Most homeowners don’t understand why they should never use Drano to clear a clogged drain. It’s been on grocery store shelves since 1923, when it came out in a crystal form. It sounds like the perfect product to unclog a sink or tub that won’t drain. But, as with many quick fixes, there can be a price to pay. Keep reading for valuable information before you run to the grocery store to buy Drano.

DIY Ways To Unclog Drains

If you are a person that regularly tackles DIY projects, you have a few options before calling the professionals. If you already have one in your garage, you can try your hand at a plumbing snake. A plunger is another option for pushing the debris clogging your drain through the system. If the same drain continues to have problems, it’s time to call a licensed plumbing contractor.

For slow-moving drains, pour a generous amount of baking soda in the drain after it’s clear of the water. Follow that with white wine vinegar, and it will fizz up. After roughly 15 to 20 minutes, run piping hot water, and you’ll know if it worked successfully. Although Drano is tempting, it’s not in your plumbing’s best interest, regardless of if you have PVC or metal plumbing.

Why Not Use Drano

People have used Drano for years to clear nasty clogs. The product dissolves things. If it splashes onto your skin, wash it off as quickly as possible. The fumes aren’t good for your lungs either. A splash in your eye will require an Emergency Room visit to ensure the eye is adequately flushed. Pour water, or even ice tea if it’s sitting right there, in your eye immediately before going to the hospital. It’s a toxic and dangerous chemical.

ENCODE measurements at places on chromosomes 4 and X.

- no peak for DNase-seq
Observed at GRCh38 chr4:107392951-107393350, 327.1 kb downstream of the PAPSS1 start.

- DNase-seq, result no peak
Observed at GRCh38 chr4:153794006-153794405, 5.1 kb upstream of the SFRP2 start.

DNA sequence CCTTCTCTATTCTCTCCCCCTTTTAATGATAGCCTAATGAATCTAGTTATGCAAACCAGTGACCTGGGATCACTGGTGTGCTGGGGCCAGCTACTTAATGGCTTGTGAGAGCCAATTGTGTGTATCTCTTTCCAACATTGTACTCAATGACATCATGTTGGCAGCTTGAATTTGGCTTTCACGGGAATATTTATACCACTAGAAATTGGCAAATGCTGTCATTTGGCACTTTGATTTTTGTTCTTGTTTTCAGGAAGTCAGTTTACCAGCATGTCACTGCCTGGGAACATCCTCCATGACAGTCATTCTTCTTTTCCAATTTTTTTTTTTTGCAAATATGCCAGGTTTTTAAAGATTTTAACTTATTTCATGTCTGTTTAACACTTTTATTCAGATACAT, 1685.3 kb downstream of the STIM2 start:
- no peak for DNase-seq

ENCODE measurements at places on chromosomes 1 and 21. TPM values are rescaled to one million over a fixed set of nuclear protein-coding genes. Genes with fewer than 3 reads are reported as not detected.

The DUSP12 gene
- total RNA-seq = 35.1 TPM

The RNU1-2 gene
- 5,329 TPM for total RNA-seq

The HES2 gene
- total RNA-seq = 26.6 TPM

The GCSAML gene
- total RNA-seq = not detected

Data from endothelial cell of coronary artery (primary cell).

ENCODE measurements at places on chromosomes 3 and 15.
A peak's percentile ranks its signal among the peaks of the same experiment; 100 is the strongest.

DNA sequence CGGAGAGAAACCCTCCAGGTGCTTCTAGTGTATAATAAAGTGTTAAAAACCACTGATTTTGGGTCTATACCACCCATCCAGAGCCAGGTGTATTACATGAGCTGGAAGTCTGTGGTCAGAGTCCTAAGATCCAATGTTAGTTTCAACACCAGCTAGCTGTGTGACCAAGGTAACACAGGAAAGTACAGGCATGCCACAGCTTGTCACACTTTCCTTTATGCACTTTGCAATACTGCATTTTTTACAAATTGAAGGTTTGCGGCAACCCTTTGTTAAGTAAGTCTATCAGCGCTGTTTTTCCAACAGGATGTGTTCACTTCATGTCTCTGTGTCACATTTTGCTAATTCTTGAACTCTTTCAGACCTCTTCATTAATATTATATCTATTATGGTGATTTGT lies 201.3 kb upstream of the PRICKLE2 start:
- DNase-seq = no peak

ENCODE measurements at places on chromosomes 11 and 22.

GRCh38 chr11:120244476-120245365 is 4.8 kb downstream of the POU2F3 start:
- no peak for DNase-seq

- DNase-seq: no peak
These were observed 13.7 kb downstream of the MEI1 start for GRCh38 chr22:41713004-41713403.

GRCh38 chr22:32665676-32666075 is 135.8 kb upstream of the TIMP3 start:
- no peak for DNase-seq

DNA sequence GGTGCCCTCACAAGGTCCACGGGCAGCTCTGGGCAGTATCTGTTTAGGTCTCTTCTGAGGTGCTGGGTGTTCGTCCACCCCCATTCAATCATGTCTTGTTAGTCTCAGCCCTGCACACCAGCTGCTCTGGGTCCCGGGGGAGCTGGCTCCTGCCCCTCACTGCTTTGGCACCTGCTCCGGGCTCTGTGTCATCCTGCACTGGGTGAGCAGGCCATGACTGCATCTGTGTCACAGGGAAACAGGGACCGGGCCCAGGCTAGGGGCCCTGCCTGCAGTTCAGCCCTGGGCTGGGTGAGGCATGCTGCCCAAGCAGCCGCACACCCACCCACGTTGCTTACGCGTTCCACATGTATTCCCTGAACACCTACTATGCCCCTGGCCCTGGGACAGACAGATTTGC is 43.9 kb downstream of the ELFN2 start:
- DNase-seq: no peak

Now that we’ve covered physical bodily harm, let’s move on to the plumbing. Although using Drano may temporarily take care of the issue, your pipes can suffer long-term damage. As it’s breaking down the clog, Drano can dissolve the glue that holds the pipes together. That quick fix may lead to expensive plumbing repairs in the future. It’s just not worth it.

What Is Drano Made Of?

Drano consists of lye, aluminum, bleach, salt, and sodium nitrate. Chemical reactions occur concurrently and can be overwhelming for residential pipes and drains. Lye breaks down all physical matter. The aluminum reacts with the lye causing extremely high temperatures to decompose the clogged substance quickly. As the clog breaks down, it allows room for hot water to clear the pipe.

The chemicals combined are so corrosive that they can crack toilet bowls, melt PVC pipes, or the binding glue. And, under no circumstances should you combine Drano with other cleaners. Highly toxic fumes or even an explosion can occur. The label that says, “Keep out of reach of children,” is no joke.

Drains that aren’t working correctly are frustrating and disruptive. If you value your plumbing and want it to stay in top shape, never use Drano. Professional assistance can save you time, money, and headaches. Call Abend Services for all your plumbing needs!